The stakes are high; all too often, DILI and other toxicity problems are only identified extremely late in drug development, when vast amounts of time and money have been spent on a potential drug. According to a report from the Society for Medicines Research, just a 10% improvement in predicting failure before the start of clinical trials could cut the costs of drug development by upwards of €75 million.

Safer treatments for patients
Although DILI is rare, when it happens, it is often extremely serious or even fatal for the patient concerned. Yet too many drugs that pose a risk of DILI still make it to the market, and DILI is a common reason for withdrawing drugs from the market. By helping researchers to detect DILI problems during drug research, before drugs are evaluated in clinical trials and approved for use, MIP-DILI will prevent considerable pain and suffering on the part of patients.

Achievements & News

MIP-DILI sheds light on limitations of liver toxicity tests
September 2016

Drug-induced liver injury (DILI) still ranks as the leading cause of liver failure and transplantation in western countries. However, predicting which drugs will damage the liver is extremely difficult and often problems are not detected until a drug is already on the market.### In pre-clinical experiments, pharmaceutical companies initially test the toxicity of drugs on various single-cell models – such as HepG2 and HepaRG cell lines and primary human hepatocytes – using basic cell health tests. But how reliable are those commonly-used tests? In the first study of its kind, recently published in the Archives of Toxicology, scientists from IMI’s MIP-DILI project selected 13 compounds, some of which are known for their potential to cause liver damage, and tested them in multiple labs across the EU. The outcome? Primary human hepatocytes are no better than cell lines in being able to predict the likely risk of DILI. Furthermore, none of the single-cell models can distinguish faithfully between DILI and non-DILI compounds in early drug discovery when using the simplest of tests. ‘This was a substantial piece of work offering clearer insight into the usability of simple cell culture tests for the pharmaceutical industry,’ said Richard Weaver of Servier. The rich data set generated from this study forms the basis from which more complex in vitro models (such as 3D micro tissues) will be developed within MIP-DILI. The ultimate aim of MIP-DILI is to enhance the tools used by the pharmaceutical industry by improving the understanding of DILI’s mechanisms.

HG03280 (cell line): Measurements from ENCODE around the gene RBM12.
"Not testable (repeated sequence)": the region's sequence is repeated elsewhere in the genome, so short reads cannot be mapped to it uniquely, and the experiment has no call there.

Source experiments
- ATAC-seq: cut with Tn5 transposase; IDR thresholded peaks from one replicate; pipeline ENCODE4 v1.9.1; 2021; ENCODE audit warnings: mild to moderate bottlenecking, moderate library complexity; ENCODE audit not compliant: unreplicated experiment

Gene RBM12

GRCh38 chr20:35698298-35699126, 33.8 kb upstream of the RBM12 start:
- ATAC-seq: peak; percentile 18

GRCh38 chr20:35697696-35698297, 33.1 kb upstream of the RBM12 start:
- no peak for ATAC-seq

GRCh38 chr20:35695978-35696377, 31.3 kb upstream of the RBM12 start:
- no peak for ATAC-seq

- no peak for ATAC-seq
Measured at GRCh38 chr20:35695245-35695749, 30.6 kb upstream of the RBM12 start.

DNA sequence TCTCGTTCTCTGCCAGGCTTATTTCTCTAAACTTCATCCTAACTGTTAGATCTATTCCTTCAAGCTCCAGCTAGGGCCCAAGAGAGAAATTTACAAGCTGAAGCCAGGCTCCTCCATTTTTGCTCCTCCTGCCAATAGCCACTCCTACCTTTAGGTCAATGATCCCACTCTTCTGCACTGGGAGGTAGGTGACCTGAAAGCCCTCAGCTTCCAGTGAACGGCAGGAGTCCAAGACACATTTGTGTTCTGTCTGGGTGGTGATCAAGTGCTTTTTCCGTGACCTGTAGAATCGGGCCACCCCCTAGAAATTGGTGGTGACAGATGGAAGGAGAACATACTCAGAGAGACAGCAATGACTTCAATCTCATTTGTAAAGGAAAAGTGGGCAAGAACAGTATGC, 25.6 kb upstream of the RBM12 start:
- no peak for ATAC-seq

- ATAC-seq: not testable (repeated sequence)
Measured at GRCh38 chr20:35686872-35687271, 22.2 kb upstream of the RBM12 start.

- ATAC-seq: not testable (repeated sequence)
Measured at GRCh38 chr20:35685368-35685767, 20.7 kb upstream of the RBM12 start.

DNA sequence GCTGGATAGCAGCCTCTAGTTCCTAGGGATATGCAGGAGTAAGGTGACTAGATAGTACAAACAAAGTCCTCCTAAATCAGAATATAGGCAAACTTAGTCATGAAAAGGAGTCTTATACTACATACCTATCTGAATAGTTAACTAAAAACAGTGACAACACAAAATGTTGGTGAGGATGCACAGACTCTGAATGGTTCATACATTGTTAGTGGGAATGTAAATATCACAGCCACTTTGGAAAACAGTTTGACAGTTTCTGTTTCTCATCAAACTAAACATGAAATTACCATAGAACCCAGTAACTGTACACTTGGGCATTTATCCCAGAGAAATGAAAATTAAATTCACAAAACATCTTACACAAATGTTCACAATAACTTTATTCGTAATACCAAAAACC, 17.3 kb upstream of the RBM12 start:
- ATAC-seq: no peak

Participants Show participants on map

EFPIA companies
  • AbbVie Deutschland GmbH & Co. KG, Wiesbaden, Germany
  • AstraZeneca AB, Södertälje, Sweden
  • Bristol-Myers Squibb Company , Princeton, NJ, United States
  • Eli Lilly and Company Ltd, Basingstoke, United Kingdom
  • Glaxosmithkline Research And Development LTD, Brentford, Middlesex, United Kingdom
  • H. Lundbeck A/S, Valby, Denmark
  • Institut De Recherches Internationales Servier, Suresnes, France
  • Janssen Pharmaceutica NV, Beerse, Belgium
  • Merck KGaA, Darmstadt, Germany
  • Orion Corporation, Espoo, Finland
  • Sanofi-Aventis Research and Development, Chilly Mazarin, France
  • UCB Biopharma SPRL, Brussels, Belgium
Universities, research organisations, public bodies, non-profit groups
  • Albert-Ludwigs-Universitaet Freiburg, Freiburg, Germany
  • Deutsches Krebsforschungszentrum, Heidelberg, Germany
  • Karolinska Institutet, Stockholm, Sweden
  • Klinikum rechts der Isar - Technische Universitaet Muenchen, Muenchen, Germany
  • Lhasa Limited, Leeds, United Kingdom
  • Stichting VU, Amsterdam, Netherlands
  • Universiteit Leiden, Leiden, Netherlands
  • Universiteit Utrecht, Utrecht, Netherlands
  • University of Liverpool, Liverpool, United Kingdom
  • Université de Rennes 1, Rennes, France
Small and medium-sized enterprises (SMEs)
  • Interface Europe, Bruxelles, Belgium
  • KaLy-Cell, Plobsheim, France
  • Solvo Biotechnology Zrt, Szeged, Hungary
  • Takara Bio Europe AB, Göteborg, Sweden
Third parties
  • Institut National De La Sante Et De La Recherche Medicale, Paris, France


Project coordinator
Dominic P. Williams
AstraZeneca AB
+00 44 7884 735519
Managing entity
Kevin Park
The University of Liverpool